Activision Blizzard’s next big eSports franchise might be a game you’ve never heard of
When it comes to market leading video game developer and publisher Activision Blizzard, investors tend to have a fairly limited knowledge of the actual games in their stable. Usually, investors know the following names: World of Warcraft, Candy Crush, Call of Duty, and Overwatch. One name that is left out of that list for now, but soon may not be, is Hearthstone – a popular digital card game that generates little revenue compared to its more famous peers, but has managed to add 30 million players in the last 15 months. According to some observers, it could be perfectly positioned to become the company’s next big eSports franchise.
Activision Blizzard’s share price has dropped by 2% in the last 5 days
Source: Yahoo Finance
Activision Blizzard is top dog in eSports – definitely in the west, and maybe worldwide. The reason is that Activision mixed brains with bravery and made the first move – its Overwatch League was a calculated risk, and it paid off… big time. Investors have come around to the idea that another one of the company’s major franchises Call of Duty is headed for a similar treatment. In the company’s recent third-quarter earnings report, CEO Bobby Kotick said that Activision was “actively advancing how the Overwatch League model and infrastructure will be applied to Call of Duty and other franchises.”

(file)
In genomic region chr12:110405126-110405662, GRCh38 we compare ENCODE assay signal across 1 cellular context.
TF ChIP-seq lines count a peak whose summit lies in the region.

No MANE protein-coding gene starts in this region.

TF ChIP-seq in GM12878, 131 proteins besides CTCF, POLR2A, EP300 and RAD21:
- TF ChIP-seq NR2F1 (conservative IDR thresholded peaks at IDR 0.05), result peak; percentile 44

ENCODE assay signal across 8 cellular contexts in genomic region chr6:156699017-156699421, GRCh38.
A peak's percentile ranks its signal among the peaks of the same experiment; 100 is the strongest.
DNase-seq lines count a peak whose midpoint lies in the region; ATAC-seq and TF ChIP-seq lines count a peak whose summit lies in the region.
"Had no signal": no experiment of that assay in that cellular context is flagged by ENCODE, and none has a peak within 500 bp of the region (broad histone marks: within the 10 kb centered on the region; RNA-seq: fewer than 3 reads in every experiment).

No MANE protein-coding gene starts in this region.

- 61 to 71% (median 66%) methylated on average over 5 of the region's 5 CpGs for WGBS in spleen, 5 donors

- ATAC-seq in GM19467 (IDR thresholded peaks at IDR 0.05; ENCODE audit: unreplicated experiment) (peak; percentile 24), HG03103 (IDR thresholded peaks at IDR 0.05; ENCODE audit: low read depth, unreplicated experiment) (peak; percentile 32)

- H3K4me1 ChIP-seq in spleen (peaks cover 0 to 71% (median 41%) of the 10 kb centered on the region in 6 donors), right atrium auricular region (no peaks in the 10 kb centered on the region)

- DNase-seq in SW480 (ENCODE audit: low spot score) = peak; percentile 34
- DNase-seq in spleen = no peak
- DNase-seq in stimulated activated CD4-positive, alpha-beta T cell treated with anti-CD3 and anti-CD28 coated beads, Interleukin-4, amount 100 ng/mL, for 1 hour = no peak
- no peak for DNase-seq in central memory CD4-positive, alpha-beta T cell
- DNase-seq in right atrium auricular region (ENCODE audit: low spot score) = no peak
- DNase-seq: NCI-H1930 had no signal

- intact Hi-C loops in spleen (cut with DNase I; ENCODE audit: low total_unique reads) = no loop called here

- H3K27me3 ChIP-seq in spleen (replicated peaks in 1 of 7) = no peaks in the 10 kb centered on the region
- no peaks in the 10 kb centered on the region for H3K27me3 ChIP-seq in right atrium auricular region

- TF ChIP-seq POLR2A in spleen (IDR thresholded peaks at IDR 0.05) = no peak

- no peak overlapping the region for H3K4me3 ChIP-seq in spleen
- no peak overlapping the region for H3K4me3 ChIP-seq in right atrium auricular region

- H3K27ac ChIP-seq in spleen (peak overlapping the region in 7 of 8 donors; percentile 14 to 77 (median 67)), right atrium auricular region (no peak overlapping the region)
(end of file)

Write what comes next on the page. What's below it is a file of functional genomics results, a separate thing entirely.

That puts Activision Blizzard in a brilliant position. According to Goldman Sachs, the eSports market could triple in size over the next five years to $3 billion. Kotick has even greater ambitions, writing, in his 2017 letter to shareholders: “Over time we believe our esports initiatives could rival traditional sports for audience interest, advertisers, sponsors, ticket sales and merchandise sales (both virtual and physical).” Beyond Overwatch, and beyond Call of Duty, Hearthstone could play into those ambitions.
Hearthstone is a free-to-play digital card game that gathers revenue from in-game purchases (the purchases, in this case, being sets of digital cards). There are three good points about this set-up: the first is that the ‘freemium’ model, as it’s called, represents a low-barrier to entry, meaning a good game can quickly amass a huge fan following (Hearthstone currently has 100 million players). The second point is that freemium is a particularly good business model for this game. The whole idea is to collect a selection of the best cards possible – that means buying new packs has a deep effect on how the game actually plays, hence incentivising players to purchase them. The last point is that, while Hearthstone is not a huge revenue earner, the margins are probably incredible – creating digital cards is far less expensive than programming more complex games which involve teams of writers, voice actors, 3D software modellers and more.
Here’s the real kick though: people love watching Hearthstone be played. It’s constantly featured in the top ten most-watched games on Twitch, Amazon’s live-streaming video game channel. There’s not really anything to it – you’re just watching two people play cards on a screen – but somehow, people spent 22 million hours watching it (watching – not playing) in October alone!
Overwatch and Call of Duty are both big, bombastic titles that feature plenty of action and lend themselves well to team eSports. Hence, it’s understandable why Activision Blizzard would focus on them first. But let’s be clear: Hearthstone looks like it could be an eSports phenomenon just waiting to happen.
Dominion holds Activision Blizzard in its Global Trends Ecommerce Fund.
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